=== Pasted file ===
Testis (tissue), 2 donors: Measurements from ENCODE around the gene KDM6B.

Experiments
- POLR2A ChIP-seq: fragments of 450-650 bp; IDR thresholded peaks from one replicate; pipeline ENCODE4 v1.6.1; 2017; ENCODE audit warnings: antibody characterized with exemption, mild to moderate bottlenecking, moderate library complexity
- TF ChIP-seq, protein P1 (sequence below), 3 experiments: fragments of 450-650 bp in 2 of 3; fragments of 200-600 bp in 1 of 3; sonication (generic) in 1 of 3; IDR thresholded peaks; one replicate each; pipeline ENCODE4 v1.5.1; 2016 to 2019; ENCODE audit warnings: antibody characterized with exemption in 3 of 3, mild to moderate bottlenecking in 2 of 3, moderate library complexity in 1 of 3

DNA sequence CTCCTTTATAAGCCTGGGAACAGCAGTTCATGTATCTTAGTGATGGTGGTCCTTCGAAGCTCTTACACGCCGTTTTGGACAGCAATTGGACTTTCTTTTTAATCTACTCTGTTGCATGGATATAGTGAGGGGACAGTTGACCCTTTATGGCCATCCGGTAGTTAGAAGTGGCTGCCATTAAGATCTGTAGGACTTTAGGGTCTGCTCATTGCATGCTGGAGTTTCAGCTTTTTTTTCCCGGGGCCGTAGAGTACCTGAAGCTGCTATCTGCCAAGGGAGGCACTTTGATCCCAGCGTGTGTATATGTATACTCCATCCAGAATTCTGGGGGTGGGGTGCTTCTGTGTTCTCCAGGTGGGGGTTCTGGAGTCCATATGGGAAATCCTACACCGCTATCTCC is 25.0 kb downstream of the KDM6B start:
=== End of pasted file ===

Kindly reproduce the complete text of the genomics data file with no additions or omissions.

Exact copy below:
Testis (tissue), 2 donors: Measurements from ENCODE around the gene KDM6B.

Experiments
- POLR2A ChIP-seq: fragments of 450-650 bp; IDR thresholded peaks from one replicate; pipeline ENCODE4 v1.6.1; 2017; ENCODE audit warnings: antibody characterized with exemption, mild to moderate bottlenecking, moderate library complexity
- TF ChIP-seq, protein P1 (sequence below), 3 experiments: fragments of 450-650 bp in 2 of 3; fragments of 200-600 bp in 1 of 3; sonication (generic) in 1 of 3; IDR thresholded peaks; one replicate each; pipeline ENCODE4 v1.5.1; 2016 to 2019; ENCODE audit warnings: antibody characterized with exemption in 3 of 3, mild to moderate bottlenecking in 2 of 3, moderate library complexity in 1 of 3

DNA sequence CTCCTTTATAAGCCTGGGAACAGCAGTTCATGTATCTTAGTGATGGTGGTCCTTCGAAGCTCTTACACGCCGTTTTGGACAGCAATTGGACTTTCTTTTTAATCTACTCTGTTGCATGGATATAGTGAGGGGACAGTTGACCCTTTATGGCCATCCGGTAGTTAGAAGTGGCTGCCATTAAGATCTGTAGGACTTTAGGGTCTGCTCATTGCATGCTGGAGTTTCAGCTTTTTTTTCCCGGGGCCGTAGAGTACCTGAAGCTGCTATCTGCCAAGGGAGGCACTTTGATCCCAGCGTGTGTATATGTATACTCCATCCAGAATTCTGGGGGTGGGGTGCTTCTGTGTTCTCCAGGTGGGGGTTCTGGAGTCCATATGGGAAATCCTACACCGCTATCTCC is 25.0 kb downstream of the KDM6B start: